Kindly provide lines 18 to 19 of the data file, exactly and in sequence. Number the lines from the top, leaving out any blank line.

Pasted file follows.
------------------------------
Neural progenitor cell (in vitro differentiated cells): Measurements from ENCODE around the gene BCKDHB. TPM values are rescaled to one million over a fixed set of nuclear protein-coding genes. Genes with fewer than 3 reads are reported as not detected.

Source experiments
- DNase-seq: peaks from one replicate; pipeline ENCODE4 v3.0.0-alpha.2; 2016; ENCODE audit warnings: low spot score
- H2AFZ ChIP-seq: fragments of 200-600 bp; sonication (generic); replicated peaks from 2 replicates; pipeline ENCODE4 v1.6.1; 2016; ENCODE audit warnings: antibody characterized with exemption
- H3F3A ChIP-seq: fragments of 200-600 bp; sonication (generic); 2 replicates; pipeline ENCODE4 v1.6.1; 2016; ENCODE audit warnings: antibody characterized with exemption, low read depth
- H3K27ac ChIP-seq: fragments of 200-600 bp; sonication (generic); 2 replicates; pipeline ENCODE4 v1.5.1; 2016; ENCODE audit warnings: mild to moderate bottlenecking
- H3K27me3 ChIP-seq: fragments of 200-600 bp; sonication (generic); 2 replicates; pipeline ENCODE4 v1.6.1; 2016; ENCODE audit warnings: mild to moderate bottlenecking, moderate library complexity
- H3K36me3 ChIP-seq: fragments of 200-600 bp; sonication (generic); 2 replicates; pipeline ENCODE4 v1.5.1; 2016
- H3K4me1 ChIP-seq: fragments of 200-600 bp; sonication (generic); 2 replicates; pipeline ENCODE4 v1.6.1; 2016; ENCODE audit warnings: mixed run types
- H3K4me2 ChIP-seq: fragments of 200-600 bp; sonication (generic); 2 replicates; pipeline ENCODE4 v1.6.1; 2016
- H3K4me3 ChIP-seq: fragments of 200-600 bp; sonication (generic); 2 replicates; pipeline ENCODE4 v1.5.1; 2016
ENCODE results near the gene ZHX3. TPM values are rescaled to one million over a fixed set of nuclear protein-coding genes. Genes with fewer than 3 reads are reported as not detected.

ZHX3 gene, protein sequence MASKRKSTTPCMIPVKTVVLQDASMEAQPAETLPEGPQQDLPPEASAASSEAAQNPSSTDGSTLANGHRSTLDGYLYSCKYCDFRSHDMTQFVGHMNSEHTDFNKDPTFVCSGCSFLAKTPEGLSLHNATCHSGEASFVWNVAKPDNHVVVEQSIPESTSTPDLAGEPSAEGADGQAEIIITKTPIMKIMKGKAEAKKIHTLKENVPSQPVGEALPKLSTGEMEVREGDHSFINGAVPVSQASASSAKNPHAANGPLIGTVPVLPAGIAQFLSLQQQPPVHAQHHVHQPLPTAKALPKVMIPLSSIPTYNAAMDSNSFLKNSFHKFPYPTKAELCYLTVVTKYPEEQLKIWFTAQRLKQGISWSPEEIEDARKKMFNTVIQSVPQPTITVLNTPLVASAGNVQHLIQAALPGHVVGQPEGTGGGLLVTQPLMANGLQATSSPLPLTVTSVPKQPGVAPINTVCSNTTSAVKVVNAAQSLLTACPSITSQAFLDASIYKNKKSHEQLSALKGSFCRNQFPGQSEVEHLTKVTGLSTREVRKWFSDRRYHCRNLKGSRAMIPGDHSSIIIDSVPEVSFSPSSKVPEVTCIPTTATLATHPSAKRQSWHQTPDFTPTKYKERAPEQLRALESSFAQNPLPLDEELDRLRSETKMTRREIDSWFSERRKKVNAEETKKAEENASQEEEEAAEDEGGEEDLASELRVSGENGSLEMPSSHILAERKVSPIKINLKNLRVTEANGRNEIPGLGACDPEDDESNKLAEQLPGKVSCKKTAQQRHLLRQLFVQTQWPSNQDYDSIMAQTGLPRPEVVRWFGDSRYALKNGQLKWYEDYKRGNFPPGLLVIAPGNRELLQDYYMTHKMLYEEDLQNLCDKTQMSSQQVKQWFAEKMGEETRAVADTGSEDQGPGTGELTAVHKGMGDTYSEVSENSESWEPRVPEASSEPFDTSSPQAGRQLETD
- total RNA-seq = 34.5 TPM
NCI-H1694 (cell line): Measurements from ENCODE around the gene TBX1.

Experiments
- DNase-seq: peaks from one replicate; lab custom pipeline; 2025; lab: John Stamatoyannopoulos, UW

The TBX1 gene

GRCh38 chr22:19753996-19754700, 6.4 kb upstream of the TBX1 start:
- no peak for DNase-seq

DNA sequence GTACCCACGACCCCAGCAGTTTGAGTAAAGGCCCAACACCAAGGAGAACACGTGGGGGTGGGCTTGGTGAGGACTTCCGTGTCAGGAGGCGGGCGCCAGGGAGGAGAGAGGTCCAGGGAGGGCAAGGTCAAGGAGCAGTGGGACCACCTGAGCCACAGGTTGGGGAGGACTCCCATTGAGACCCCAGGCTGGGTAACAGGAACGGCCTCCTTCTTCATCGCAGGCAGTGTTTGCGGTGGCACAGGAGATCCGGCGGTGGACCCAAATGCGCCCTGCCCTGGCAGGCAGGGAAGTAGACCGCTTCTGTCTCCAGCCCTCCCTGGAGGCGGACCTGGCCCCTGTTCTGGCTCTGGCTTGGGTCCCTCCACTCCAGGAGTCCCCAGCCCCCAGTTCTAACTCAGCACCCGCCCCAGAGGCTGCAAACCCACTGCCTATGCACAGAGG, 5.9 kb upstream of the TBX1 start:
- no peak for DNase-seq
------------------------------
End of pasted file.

The TBX1 gene

GRCh38 chr22:19753996-19754700, 6.4 kb upstream of the TBX1 start: